The Company targets to hold FSR of 200% for each fund and 200% of CAR. As at 31 December 2020, the CAR was 626%, there were no breaches of externally imposed capital requirements
Quantitative and qualitative information about its financial instruments and other investments by class, including:
- investment objectives;
- policies and processes;
- values, assumptions and methods used for general purpose financial reporting and solvency purposes, as well as an explanation of the differences (where applicable); and
- information concerning the level of sensitivity to market variables associated with the disclosed amounts;
The Company’s investment objective is to achieve an adequate investment return to satisfy future liabilities, optimize the returns/risks characteristics of the investment assets, and ensuring there is adequate liquidity with the emphasis on capital preservation, whilst maintaining compliance, at all time, with the regulatory requirement of MAS and Allianz Group.
The Company’s investment policy provides the principles and sets out the scope, responsibilities and requirements in the management of investments, ensuring that the interests of policyholders and shareholders are not compromised. As a licensed insurer, the Board exercises its oversight on all investment activities of the Company, through its Investment Committee, that meets regularly to ensure that investments are prudently managed. Strategic asset allocation (SAA) for each insurance fund focuses on asset liability management, and various asset classes are assessed for their potential to create value with medium to long term horizon, while taking into consideration the Company’s risk appetite. This is reviewed periodically to ensure its relevance to evolving market conditions and new developments in the Company.
For the financial year 2020, the company do not have any investment in financial assets. The cash and cash equivalents held at the end of the financial year is detailed below.
Cash and cash equivalents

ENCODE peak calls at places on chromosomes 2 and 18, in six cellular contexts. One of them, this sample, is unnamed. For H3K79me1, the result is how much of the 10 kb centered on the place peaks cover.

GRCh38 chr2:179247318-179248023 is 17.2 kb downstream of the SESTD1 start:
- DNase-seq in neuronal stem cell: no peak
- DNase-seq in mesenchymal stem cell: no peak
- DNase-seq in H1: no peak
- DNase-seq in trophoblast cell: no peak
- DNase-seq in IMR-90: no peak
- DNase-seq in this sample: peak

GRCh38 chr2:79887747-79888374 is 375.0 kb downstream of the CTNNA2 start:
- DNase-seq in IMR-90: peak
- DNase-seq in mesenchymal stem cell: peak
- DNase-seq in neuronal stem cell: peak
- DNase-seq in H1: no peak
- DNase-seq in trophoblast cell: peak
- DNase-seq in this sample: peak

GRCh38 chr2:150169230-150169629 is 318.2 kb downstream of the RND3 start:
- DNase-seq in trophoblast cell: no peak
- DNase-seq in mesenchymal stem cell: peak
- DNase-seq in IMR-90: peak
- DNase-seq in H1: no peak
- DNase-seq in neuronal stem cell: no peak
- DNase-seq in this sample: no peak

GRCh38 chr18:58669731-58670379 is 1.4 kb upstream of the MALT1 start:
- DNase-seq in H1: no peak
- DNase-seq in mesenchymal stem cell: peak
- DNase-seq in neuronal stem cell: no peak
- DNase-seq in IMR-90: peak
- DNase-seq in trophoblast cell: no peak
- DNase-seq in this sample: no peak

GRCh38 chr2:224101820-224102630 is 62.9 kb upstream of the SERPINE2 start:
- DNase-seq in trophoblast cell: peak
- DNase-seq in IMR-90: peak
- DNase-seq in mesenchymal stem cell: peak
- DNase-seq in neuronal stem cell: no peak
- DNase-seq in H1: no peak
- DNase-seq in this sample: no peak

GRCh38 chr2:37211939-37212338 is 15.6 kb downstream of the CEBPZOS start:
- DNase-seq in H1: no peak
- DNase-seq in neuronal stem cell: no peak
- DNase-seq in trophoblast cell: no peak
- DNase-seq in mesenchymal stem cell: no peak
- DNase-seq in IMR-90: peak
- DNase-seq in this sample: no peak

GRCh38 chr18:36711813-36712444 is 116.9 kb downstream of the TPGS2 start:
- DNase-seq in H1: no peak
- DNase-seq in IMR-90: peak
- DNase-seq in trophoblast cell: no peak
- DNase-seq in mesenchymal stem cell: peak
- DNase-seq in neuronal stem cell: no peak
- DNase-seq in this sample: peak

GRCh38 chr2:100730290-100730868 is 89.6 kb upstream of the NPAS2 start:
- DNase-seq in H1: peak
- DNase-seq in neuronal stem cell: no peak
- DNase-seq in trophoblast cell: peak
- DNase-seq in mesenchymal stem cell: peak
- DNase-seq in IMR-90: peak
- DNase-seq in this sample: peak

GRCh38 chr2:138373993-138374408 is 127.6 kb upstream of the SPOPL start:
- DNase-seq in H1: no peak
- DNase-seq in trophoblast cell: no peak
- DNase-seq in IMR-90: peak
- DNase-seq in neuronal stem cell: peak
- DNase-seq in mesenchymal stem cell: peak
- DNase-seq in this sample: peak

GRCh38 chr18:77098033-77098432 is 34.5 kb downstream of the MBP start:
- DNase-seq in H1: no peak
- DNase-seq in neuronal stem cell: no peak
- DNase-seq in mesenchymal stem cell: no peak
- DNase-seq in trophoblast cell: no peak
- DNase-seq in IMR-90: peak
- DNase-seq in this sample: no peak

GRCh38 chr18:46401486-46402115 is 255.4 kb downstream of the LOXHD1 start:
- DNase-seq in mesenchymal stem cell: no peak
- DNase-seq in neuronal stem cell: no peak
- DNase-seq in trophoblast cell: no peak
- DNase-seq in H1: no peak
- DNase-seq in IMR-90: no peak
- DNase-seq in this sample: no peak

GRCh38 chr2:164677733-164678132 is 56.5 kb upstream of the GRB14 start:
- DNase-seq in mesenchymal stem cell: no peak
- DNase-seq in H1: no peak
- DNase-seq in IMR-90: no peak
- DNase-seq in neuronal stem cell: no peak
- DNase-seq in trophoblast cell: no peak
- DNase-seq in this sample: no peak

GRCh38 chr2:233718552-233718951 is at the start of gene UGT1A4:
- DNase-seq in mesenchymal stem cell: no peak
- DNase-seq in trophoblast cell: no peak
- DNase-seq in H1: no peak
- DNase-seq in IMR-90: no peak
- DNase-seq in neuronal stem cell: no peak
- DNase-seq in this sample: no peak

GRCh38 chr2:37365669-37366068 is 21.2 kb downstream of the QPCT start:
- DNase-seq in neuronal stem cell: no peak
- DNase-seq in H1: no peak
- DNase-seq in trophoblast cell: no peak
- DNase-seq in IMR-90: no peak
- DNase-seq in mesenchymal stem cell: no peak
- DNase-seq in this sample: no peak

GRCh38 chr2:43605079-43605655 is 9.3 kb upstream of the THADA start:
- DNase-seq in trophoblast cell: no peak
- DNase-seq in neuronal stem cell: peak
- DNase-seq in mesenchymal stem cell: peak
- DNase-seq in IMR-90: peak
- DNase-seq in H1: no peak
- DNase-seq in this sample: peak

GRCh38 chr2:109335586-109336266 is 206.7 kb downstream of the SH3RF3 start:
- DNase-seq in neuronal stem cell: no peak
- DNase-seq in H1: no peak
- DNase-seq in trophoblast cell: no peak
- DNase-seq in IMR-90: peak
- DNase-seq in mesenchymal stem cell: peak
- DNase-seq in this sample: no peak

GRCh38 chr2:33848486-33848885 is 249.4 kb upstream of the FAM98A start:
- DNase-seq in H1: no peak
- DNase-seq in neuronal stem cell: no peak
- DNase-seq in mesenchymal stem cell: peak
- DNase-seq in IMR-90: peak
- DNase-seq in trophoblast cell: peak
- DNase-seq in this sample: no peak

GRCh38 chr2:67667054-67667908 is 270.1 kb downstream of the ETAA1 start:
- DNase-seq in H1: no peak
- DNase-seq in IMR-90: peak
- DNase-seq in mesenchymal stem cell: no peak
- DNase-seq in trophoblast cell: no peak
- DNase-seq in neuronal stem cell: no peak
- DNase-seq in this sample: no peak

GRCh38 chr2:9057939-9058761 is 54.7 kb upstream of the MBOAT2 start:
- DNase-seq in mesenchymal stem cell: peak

The fair value of a financial instrument is the amount at which the instrument could be exchanged or settled between knowledgeable willing parties in an arm’s length transaction, other than in a forced or liquidation sale.
Financial instruments whose carrying amount approximates fair value
The Company has determined that the carrying amounts of financial instruments based on their notional amounts, reasonably approximate their fair values because are mostly short term in nature or are repriced frequently.
Quantitative and qualitative information on financial performance in total and at a segmented level, including quantitative source of earnings analysis, claims statistics (including claims development), pricing adequacy, information on returns on investment assets and components of such returns
The Company prepares its audited financial statements based on the Singapore Financial Reporting Standards. Information on the Company’s financial performance for the year ended 31 December 2020 will be available at The Accounting and Corporate Regulatory Authority’s (ACRA) website, (acra.gov.sg)
Additionally, the Company’s annual regulatory returns contains information on the Company’s financial performance segmented by insurance funds. The annual regulatory returns for the year ended 31 December 2020 will be available at The Monetary Authority of Singapore’s (MAS) website, (mas.gov.sg).